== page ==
The guide to getting a base in Silicon Valley for your European startup

In what is possibly the best presented and above all realistic exposition I’ve yet seen on what it’s like to extend a European startup into Silicon Valley, Andy McLoughlin, co-founder with Alastair Mitchell, of Huddle, socked it to the crowd at the annual Future of Web Apps London event this week.

“Fighting and Thriving in the Valley” is a step-by-step look at what it’s like to take a startup from outside the Valley – in this case Huddle’s roots in London – and create a footprint in the US via San Francisco. It was an excellent speech. But since Carsonified, the people behind FOWA, have gone down the road of locking down video for the preserve of their paid-for online conferences (as is their right), we haven’t seen any online video of the talk.

However, here’s a point by point run down of Andy’s presentation.

• Andy McLoughlin cofounded (in 2008), Organises DrinkTank events and has spent the last 6 months in San Francisco

• First some perspective: Two years ago the failed Spinvox were the Number 1 startup in the UK. Paul Carr was still drinking. Tweetmeme was a side project from the startup Dopplr (later acquired by Nokia) were still growing. A Twitter clone for business (Yammer) won TechCrunch 50. Huddle was a small startup in South London.

• Andy spoke at FOWA in 2008 about attempting to prosper as a startup *outside* the Valley…

• And they have consistently argued that they have everything they need to prosper outside the Valley (Community, Talent, Customers, Money). So why move?

• For Huddle it boiled down to: New US-based VCs, big partners (e.g. LinkedIn), customers and a “strange desire to take on the Americans at their own game”

• But this was never a wholesale move. Andy’s co-founder, product/engineering, marketing and global sales remained in London. Huddle continues to wear the moniker “UK Startup”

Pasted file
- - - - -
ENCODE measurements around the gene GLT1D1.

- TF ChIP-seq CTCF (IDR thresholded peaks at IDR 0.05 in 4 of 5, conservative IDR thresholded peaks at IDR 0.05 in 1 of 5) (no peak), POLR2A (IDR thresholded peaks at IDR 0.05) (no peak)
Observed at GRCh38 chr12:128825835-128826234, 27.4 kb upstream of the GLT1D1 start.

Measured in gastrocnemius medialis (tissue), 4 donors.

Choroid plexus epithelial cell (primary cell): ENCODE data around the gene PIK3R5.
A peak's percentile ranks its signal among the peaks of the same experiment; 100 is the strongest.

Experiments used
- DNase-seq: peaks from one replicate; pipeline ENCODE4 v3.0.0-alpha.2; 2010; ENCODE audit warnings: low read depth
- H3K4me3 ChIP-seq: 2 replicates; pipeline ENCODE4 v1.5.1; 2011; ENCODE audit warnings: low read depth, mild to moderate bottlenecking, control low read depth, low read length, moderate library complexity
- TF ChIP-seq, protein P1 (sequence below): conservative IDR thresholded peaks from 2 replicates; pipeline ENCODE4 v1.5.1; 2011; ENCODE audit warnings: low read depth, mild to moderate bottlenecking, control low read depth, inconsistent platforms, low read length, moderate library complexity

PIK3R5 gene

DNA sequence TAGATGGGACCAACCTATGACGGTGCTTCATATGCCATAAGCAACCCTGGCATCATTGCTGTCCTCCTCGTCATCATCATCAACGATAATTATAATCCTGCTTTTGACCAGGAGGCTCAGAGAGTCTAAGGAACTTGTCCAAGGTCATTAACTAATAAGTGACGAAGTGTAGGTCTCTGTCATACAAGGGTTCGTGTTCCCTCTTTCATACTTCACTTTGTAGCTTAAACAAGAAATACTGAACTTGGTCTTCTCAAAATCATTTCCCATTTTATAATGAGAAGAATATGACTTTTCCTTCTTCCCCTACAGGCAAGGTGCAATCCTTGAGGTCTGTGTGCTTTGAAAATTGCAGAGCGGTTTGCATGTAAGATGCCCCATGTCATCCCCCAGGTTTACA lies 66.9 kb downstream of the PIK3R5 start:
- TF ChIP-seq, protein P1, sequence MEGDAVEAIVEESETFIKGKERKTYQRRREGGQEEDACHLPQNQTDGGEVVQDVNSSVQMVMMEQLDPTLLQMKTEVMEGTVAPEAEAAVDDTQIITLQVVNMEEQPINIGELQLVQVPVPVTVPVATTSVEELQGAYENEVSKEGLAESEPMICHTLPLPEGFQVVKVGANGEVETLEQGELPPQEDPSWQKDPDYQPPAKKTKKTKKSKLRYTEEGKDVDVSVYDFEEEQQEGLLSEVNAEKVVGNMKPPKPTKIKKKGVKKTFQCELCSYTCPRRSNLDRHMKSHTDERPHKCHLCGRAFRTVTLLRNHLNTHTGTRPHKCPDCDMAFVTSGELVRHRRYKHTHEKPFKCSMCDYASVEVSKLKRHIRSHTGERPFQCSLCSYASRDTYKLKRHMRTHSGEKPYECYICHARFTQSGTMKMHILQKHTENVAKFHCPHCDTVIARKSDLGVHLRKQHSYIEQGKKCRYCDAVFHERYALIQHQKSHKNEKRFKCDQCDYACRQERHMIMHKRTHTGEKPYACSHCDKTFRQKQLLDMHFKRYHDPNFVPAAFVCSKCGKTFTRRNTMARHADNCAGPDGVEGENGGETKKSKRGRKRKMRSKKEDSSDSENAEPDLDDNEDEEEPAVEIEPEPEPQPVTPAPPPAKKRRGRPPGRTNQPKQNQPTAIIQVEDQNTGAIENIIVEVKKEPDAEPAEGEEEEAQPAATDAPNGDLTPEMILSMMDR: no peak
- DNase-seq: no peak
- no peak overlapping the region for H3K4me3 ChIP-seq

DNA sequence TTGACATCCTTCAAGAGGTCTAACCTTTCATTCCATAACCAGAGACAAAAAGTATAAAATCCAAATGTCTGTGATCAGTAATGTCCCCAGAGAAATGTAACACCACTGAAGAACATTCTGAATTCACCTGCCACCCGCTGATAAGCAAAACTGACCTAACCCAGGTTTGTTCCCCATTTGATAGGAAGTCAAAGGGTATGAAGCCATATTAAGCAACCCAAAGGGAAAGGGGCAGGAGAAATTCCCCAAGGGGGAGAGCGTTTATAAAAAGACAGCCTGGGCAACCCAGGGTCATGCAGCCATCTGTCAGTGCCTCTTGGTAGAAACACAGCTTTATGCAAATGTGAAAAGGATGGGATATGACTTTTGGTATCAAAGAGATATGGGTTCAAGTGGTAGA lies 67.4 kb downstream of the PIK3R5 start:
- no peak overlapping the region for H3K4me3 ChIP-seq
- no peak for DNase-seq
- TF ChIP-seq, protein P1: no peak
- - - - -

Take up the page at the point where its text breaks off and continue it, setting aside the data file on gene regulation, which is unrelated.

• Luckily it’s easy to do business in the US. Kinda.

• Make that: it’s possible. At least, with a team of 12, in SF. Here’s how they did it.

• Ask yourself if you really need to be there – is it worth the time and expense?

• Don’t go in blind – get a flight, immerse yourself in SV culture, meet people, understand where things are physically/geographically

• Events to go to: SF Beta, SF New Tech, Start2Startup Dinners, SuperHappyDevHouse and use Plancast to find the rest

• Useful conversation starters: Angelgate, food/health, great bars and…. the SF obsession with hand sanitizer

• Navigating the Bay Area means you’ll come across hipsters and straight business people in equal measure

• Read Paul Graham on “Where to find Silicon Valley”

• There is a surplus of real estate so it’s easy to find an office

• As well as an office, you’ll need a US entity, register to trade in SF, US banking, Visas, staf & a benefits package for them

• Always incorporate in Delaware, it’s the most flexible form of company

• Use a lawyer (here are suggestions) and Silicon Valley Bank tends to help outside startups

• US banking is tricky, but HSBC Premier accounts can be used, and accounts can be opened in the UK

• You can’t work for a US company without a Visa (but clearly many do illegally)

• See slides for a list of the best Visa types, which can be complicated and arduous to apply for. Use an attorney.

• Now you need to hire people. The best way to hire is with a recruiter as it is not easy and highly competitive

• Valley people are very startup savvy

• Valley people aren’t keen on inappropriate “British” humour

• Valley people expect a good package, e.g. snack room and healthcare

• Use a specialist company to take care of complicated rules governing payroll etc

• In conclusion: It’s expensive. $50,000 just to get up and running, even before salaries/rent.

• Once established, communicating with your European base will mean daily early morning Skype calls and weekly video conferences

• But it may just work out…